Colonial Pipeline CEO Testifies Multiple Times Before Congress After Shutdown
Following the Colonial Pipeline shut down in early May, Colonial Pipeline CEO Joseph Blount faced two days of questioning June 8 and 9 before both the Senate Homeland Security & Government Affairs Committee and the House Committee on Homeland Security. During the hearings, Blount defended his company’s decision to halt the pipeline’s operations and pay a $5 million ransom to DarkSide, the eastern European hacker group responsible for the ordeal.
"Shutting down the pipeline was absolutely the right decision, and I stand by our employees' decision to do what they were trained to do," Blount told lawmakers. The chief executive said paying the ransom was "the hardest decision I've made in my 39 years in the energy industry."
Built in 1961, the Colonial Pipeline stretches from Texas and the Gulf of Mexico northeast through New Jersey to supply more than 100 million gallons of oil, gasoline and chemicals every day. DarkSide gained access to the company's computer system in late April by using a compromised account to log in to the company's virtual private network, Blount confirmed. The encrypted internet connection enables employees to remotely access Colonial Pipeline's network, but "was not intended to be in use," the CEO conceded.
On May 7, Colonial executives learned that their information systems were victim to a spear-phishing attack by DarkSide. Fearing that the group could then gain access to its operational technology, Blount moved to shut down the 5,500-mile pipeline that provides 45% of all fuel consumed on the East Coast.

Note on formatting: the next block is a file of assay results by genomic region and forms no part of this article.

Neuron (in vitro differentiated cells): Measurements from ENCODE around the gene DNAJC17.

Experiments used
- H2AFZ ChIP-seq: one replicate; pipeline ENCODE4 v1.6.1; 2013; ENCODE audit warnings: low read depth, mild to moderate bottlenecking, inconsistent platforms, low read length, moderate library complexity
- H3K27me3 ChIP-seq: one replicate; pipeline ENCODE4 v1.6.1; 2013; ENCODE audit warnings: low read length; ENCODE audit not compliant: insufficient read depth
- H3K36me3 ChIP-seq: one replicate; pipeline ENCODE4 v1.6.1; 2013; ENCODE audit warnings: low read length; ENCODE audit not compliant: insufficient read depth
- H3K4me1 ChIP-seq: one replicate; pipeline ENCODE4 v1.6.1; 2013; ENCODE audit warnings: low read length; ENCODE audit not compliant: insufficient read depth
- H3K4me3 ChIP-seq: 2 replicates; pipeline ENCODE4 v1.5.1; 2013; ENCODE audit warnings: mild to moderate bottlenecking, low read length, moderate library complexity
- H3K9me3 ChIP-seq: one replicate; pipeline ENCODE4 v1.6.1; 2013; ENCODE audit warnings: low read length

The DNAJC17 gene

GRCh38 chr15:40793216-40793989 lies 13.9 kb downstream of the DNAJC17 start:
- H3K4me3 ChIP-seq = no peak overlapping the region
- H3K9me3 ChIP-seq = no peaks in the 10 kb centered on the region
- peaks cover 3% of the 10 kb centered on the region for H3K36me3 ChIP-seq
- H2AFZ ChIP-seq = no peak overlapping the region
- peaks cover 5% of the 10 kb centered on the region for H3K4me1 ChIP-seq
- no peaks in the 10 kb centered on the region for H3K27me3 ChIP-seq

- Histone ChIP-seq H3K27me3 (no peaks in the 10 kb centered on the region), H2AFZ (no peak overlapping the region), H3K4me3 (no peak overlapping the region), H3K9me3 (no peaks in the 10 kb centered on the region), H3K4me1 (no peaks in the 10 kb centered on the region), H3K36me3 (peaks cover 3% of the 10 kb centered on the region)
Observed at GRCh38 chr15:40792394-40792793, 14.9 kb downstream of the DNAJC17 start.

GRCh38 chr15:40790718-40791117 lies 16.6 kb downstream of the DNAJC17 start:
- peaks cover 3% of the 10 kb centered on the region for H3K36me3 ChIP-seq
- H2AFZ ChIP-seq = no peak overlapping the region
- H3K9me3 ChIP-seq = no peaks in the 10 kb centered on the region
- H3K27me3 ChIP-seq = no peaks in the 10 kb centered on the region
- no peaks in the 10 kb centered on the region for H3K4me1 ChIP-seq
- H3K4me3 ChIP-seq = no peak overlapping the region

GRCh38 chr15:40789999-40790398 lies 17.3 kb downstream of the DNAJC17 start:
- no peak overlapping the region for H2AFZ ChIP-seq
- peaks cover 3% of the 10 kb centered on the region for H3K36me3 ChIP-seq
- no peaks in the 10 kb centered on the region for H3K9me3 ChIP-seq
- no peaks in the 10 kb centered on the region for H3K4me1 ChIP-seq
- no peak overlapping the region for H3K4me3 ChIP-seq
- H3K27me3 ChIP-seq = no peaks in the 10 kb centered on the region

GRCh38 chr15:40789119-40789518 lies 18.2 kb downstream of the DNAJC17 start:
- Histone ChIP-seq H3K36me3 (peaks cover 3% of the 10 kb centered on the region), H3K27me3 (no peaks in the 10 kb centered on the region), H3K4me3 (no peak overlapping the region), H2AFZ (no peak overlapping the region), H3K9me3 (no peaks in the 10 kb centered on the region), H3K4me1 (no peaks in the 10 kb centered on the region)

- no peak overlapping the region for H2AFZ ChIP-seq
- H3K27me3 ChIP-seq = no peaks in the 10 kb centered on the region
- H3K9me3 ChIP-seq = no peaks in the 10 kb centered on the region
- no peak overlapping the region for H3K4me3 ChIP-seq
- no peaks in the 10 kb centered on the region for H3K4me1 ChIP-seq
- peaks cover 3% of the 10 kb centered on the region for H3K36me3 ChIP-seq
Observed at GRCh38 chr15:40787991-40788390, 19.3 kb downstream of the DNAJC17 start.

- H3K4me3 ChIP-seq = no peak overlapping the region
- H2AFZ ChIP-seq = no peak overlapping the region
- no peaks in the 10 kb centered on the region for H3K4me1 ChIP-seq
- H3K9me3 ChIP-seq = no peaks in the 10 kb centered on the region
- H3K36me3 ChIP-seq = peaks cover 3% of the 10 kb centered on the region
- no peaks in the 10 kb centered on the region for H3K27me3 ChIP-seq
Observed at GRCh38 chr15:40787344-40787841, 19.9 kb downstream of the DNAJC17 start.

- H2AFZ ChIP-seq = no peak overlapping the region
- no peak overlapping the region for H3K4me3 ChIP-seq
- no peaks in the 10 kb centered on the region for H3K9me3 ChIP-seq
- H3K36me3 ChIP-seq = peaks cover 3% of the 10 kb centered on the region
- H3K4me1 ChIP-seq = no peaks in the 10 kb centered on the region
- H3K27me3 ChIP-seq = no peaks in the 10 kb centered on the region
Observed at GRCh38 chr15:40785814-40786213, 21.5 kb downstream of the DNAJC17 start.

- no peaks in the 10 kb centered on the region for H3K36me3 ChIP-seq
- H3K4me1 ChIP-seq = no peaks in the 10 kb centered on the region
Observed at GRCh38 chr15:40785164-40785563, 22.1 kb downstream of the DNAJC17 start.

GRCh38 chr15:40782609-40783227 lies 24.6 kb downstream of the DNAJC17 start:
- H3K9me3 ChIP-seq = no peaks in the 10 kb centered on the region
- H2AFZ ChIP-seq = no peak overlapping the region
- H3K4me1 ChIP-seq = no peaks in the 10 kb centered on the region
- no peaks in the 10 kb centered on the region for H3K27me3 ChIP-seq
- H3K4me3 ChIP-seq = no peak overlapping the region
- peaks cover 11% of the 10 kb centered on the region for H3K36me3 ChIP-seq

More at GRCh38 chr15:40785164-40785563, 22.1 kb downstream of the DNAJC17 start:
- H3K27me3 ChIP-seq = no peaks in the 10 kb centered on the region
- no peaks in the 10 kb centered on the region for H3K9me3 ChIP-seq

Colonial publicly admitted in late May to paying the $5 million ransom in Bitcoin, citing the tens of millions of Americans that rely on its operations daily. Following payment, DarkSide provided decryption keys to Colonial to regain control of its systems, which Blount said were “advantageous” but not a perfect fix. On June 8, the Department of Justice and the Federal Bureau of Investigation announced that they had successfully retrieved $2.3 million of the payment.
Throughout May, gasoline shortages along the Atlantic Coast saw prices rise by as much as 20 cents in some states, with the national average price of unleaded gasoline sitting at a seven-year high of $3.04 during Memorial Day weekend. Even after Colonial reestablished normal pipeline operations on May 15, panic-buying and the disrupted tanker truck supply chain left some towns without gasoline for weeks.
All of this comes as both President Biden and Congress are pushing to strengthen the nation’s cyber defenses, particularly for critical infrastructure amidst a rising trend of ransomware attacks. The Biden infrastructure proposal includes billions of dollars for improving cybersecurity while Congress continues to debate a separate package.
During the crisis, ILTA drew the attention of regulators at EPA and the Coast Guard to measures that could facilitate better resilience of fuel supply chains during a future disruption. These included temporary waivers of roof landing prohibitions for floating roof tanks, and temporary allowances for non-TWIC credentialed truck drivers to access TWIC sites to load fuel.